Publix has been Florida's favorite grocery chain for decades — but some shoppers are turning their backs on the store after learning it donated more than half a million dollars to gubernatorial candidate Adam Putnam.
A handful of state advocacy groups have gone to social media — Twitter in particular — urging shoppers to "#BoycottPublix" this Memorial Day weekend.
Some people have decided to boycott the store indefinitely, or until it withdraws $670,000 it has given to Putnam, a longtime Republican politician who drew ire after he called himself "a proud NRA sellout" and opposed Florida's new, stricter gun purchasing laws in the wake of the Parkland school shooting.
"Prior to social media, it was much harder to aggregate a bunch of people to take action," said Thomas O'Guinn, a professor of marketing with the University of Wisconsin-Madison. "Consumers are starting to realize the new source of power they have."
@PublixHelps Today my groceries at Target and the local fish market came to $115.54 NOT spent at @Publix, making a total of $224.74 since May 17th.#TweettheReceipt #BoycottPublix #NeverAgain pic.twitter.com/Sur5LEcBYW— Koop (@horassonang) May 21, 2018
@PublixHelps Today my groceries at Target and the local fish market came to $115.54 NOT spent at @Publix, making a total of $224.74 since May 17th.#TweettheReceipt #BoycottPublix #NeverAgain pic.twitter.com/Sur5LEcBYW
David Jenkins, of Tampa, estimates he spends between $500 and $600 on groceries every month at Publix.
"Well, used to spend," he clarified.
He'd long been impressed by the chain's customer service — which historically has high marks, according to annual reports put out by the American Customer Satisfaction Index.
On Saturday Jenkins did his weekly shopping trip at Winn-Dixie instead, posting the receipt of the trip to Twitter and declaring he wouldn't shop at Publix until it stopped backing Putnam, the current state Commissioner of Agriculture. Jenkins said voting with his wallet was one of the few things he felt he had control over.
As of Monday afternoon, about two dozen people had posted similar photos with "#TweetTheReceipt" to Twitter.
"I'm sure if you went through every corporate chain you could find something you disagree with, but there's a certain point where you draw a line," he said. "This situation — where the amount of money is so substantial and the stakes so high — is the line."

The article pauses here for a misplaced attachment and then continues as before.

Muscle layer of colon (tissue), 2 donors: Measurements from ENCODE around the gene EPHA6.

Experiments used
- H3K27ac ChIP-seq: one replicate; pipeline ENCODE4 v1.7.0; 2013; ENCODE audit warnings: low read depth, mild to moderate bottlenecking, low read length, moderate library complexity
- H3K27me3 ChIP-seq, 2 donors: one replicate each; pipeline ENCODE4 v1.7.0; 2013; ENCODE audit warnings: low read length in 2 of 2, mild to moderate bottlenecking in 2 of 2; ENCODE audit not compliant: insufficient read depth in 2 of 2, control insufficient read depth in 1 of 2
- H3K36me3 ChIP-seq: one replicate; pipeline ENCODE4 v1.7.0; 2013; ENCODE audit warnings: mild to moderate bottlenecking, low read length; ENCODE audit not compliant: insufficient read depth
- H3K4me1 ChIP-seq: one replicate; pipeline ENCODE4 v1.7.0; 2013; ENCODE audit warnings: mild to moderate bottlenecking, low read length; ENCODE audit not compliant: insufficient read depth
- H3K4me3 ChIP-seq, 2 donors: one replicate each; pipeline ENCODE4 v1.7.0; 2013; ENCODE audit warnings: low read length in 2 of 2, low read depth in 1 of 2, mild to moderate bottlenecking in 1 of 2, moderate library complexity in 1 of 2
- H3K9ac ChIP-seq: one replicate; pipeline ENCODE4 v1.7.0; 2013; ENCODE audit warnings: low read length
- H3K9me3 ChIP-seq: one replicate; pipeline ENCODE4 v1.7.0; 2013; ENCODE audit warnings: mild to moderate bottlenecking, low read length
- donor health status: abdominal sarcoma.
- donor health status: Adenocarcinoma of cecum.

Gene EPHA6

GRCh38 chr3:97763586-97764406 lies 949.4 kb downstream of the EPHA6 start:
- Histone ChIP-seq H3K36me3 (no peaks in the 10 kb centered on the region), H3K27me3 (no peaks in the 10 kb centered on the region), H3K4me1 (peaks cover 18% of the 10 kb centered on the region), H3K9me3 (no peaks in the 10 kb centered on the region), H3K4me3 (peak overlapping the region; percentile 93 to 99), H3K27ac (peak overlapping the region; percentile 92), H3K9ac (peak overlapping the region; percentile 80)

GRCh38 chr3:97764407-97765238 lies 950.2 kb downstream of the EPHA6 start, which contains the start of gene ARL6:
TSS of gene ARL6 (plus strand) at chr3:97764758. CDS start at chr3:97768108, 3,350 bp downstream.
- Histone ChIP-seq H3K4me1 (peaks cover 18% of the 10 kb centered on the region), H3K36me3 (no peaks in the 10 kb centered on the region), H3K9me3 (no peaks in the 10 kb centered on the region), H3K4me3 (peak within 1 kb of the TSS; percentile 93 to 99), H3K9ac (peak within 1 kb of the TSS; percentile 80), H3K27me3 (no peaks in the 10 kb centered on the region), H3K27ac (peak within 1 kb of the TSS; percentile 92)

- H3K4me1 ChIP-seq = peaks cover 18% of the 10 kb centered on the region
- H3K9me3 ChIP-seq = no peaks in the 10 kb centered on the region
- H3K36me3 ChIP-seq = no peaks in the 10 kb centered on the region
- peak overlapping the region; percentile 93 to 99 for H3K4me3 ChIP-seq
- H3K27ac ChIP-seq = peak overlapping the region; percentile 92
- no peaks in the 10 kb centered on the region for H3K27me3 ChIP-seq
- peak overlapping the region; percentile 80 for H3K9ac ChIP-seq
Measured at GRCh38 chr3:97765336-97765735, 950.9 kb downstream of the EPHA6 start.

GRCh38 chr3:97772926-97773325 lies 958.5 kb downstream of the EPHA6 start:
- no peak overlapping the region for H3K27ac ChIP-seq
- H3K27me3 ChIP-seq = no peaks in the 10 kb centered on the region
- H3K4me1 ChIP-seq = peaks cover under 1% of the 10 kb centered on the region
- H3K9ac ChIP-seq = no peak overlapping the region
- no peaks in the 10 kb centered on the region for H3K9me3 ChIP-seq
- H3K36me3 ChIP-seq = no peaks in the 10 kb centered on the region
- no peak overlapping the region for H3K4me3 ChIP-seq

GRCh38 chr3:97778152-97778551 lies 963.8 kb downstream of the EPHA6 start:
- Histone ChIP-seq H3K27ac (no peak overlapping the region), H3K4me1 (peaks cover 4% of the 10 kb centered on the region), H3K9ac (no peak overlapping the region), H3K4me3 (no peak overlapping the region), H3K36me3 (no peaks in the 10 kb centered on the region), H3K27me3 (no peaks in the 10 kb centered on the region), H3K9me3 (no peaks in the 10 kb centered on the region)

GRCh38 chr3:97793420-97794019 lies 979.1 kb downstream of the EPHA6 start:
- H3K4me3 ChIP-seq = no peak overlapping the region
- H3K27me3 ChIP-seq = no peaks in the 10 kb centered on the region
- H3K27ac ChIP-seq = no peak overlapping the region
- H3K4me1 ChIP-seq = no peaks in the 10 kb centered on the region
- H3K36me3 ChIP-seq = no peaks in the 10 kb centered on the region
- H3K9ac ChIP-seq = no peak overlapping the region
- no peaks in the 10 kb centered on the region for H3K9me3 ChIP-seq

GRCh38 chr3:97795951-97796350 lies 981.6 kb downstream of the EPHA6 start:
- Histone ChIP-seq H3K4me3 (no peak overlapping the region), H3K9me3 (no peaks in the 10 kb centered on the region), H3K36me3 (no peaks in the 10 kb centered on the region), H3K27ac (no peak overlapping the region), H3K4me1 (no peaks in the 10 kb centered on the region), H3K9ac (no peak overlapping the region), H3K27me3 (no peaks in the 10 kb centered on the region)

Last week Publix responded to Twitter backlash, posting it considers a number of factors when supporting a candidate and has never given money to the National Rifle Association. In a statement to the Tampa Bay Times, it called Putnam the hometown candidate who is "pro-business."
Publix declined to make any additional comments on Monday.
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The Florida groups calling for the boycott this long weekend include First Coast Progressive Women, Indivisible Tallahassee and Ponte Vedra United for Progress.
On Monday, there weren't any obvious signs that droves of shoppers were abandoning the Lakeland-based chain, which ranked No. 1 in customer experience the last two years in the ACSI report. But on the social media, users were sharing a flier in support of this weekend's boycott.
Maurice Schweitzer, a professor of Management from the University of Pennsylvania, said for any boycott to be successful, protestors have to be consistently motivated over time. Similar boycotts in recent history haven't been overwhelmingly successful, he said, but that doesn't mean they go unnoticed.
"Corporate leaders are very adverse to negative media attention," Schweitzer said. "Publix does a lot to foster good will in the community and create a positive image. So, this campaign has a greater image threat than an economic threat."
Social media posts since the Tampa Bay Times reported the donation amount a week ago has been a back-and-forth battle in what's an already divided state.
Several tweets of support for Publix have been going out as well — shoppers who say they plan to vote for Putnam in the Republican primary against Rep. Ron DeSantis and will still shop at the store.
Schweitzer said the uproar will likely blow over.
O'Guinn, however, said that the political climate and fervor from activists following the Parkland massacre along with the organization and steady protesting means there's at least a chance boycotters could be successful.
"In a classically purple state, you've got a good chance of bringing pressure on this grocery chain," O'Guinn said. "If I was Publix, I would want to fall on the right side of history."
Contact Sara DiNatale at email@example.com. Follow @sara_dinatale.